To operate the vehicle, drivers must enter a matching six-digit code into a numeric keypad, which is part of the M5K’s keyless driver authentication system. The keypad – the only visible hardware in the cab – is mounted on the dash and connected to a covert M5K onboard unit that is integrated with the vehicle’s electronic and mechanical controls.

The M5K system uses a feature called Unattended Idle Protect to automatically secure the vehicle 20 seconds after it is left idling, with the parking brake set. Driver authentication is required to return to normal vehicle operation.

Another security feature in the M5K is an acceleration control system (ACS). The ACS feature can be activated remotely, by a fleet manager, to bring a vehicle to a safe and controlled stop. ACS remotely limits the acceleration capability of the vehicle by reducing the vehicle’s speed in preset increments.

Magtec executives declined comment on the specific details of how ACS works, citing security reasons. But the general concept goes like this: Suppose a driver is going 50 mph when the feature is activated. The vehicle maintains acceleration control up to 50 mph for a number of seconds, after which acceleration control would drop to a lower speed threshold – say 40 mph – for a set time period. The acceleration controls continue to drop until 10 mph, at which point the driver has 30 minutes of acceleration up to 10 mph before the accelerator is cut off completely. When the driver no longer can accelerate, he must bring the vehicle to a safe and controlled stop.

Magtec developed its shutdown methodology with testing and input from fleets such as Celadon and from the Technology and Maintenance Council of the American Trucking Associations. Its proprietary methodology takes into account safety hazards such as hills, urban traffic and other situations, says Magtec President Bob Morriset. Once ACS is activated, the vehicle’s marker lights and brake lights flash, and a siren can sound to warn other motorists to stay away from the vehicle, he says.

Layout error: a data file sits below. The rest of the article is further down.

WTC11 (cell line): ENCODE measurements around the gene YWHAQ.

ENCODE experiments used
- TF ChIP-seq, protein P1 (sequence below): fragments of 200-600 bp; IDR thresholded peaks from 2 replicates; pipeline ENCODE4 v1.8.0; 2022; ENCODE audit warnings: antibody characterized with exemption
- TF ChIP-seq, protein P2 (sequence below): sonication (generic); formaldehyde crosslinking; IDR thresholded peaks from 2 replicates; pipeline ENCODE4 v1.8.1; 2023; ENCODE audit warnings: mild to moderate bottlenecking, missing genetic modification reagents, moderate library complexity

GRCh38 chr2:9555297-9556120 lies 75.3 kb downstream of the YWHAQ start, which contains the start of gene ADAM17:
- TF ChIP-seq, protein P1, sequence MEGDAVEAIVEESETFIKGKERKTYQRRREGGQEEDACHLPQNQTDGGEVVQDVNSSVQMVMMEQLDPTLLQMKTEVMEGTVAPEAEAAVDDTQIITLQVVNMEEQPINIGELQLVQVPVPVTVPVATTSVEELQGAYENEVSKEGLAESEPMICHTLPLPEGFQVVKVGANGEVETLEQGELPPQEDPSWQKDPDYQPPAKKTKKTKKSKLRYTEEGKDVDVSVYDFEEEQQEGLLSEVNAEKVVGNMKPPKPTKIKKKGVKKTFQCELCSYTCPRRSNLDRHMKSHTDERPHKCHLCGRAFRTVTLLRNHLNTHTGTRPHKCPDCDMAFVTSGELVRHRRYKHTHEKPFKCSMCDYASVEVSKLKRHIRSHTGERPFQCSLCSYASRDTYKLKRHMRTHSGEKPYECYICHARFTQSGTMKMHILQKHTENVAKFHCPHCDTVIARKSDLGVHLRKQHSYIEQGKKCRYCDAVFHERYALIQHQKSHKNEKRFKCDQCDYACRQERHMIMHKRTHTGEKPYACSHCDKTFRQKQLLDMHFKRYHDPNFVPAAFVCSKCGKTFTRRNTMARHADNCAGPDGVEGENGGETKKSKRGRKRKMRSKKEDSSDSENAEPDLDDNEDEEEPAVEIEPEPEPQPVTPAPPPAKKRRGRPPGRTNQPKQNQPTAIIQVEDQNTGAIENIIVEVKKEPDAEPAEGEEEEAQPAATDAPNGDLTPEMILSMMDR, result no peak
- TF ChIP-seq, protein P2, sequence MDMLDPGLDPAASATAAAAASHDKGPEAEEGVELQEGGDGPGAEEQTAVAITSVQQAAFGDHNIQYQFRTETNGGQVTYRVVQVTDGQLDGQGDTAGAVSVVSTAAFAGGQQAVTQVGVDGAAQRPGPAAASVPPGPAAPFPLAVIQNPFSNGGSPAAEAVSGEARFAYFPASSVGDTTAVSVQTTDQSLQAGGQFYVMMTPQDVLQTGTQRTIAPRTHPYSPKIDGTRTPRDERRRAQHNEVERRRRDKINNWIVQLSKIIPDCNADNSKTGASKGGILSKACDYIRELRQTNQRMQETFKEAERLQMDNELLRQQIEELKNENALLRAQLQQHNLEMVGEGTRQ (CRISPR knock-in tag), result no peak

“We spent a lot of time and effort to make sure we did it right,” says Mark Ochitwa, Magtec’s general manager of operations and product development.

Qualcomm recently announced it soon will release a Web-based vehicle security and driver management tool called Vehicle Command Control (VCC) that will integrate with the Magtec product through its OmniTracs platform. A dispatcher at the office would be able to use the VCC to manage driver authentication codes and truck identifications, change codes over the air and even disable a moving vehicle, if necessary.

Celadon has a controlled approval process set up in the event that a moving vehicle needs to be disabled. In the event a driver at Celadon is in an unsafe environment, he can run away from the tractor and know that the main office can take steps to shut down the tractor, Glaser says. After an extensive testing and evaluation period, Celadon recently announced its plan to use the system throughout its fleet. Says Glaser, “It is a level of security that all carriers should have.”


TeleNav offers handheld tracking
TeleNav Inc. (www.telenavtrack.com) is offering TeleNavTrack GPS, a tracking and management solution for mobile workers, on BlackBerry 7520 and 7100i wireless handheld devices from Research In Motion (RIM). TeleNavTrack is the first Web-based service available on the BlackBerry platform that provides real-time turn-by-turn GPS navigation and tracking capabilities, the company says.

The price per phone/device starts with the TeleNavTrack Basic plan at $9.99 per month, which includes GPS tracking, timesheets and location reporting. The TeleNavTrack Plus plan, which adds two-way messaging, is priced at $12.99 per month. The $15.99 TeleNavTrack Enhanced plan adds barcode scanning, wireless forms and job dispatching and scheduling capabilities; and TeleNavTrack Premium, priced at $21.99 per month, includes turn-by-turn audible and visual navigation. All plans have a one-time $19.99 activation fee.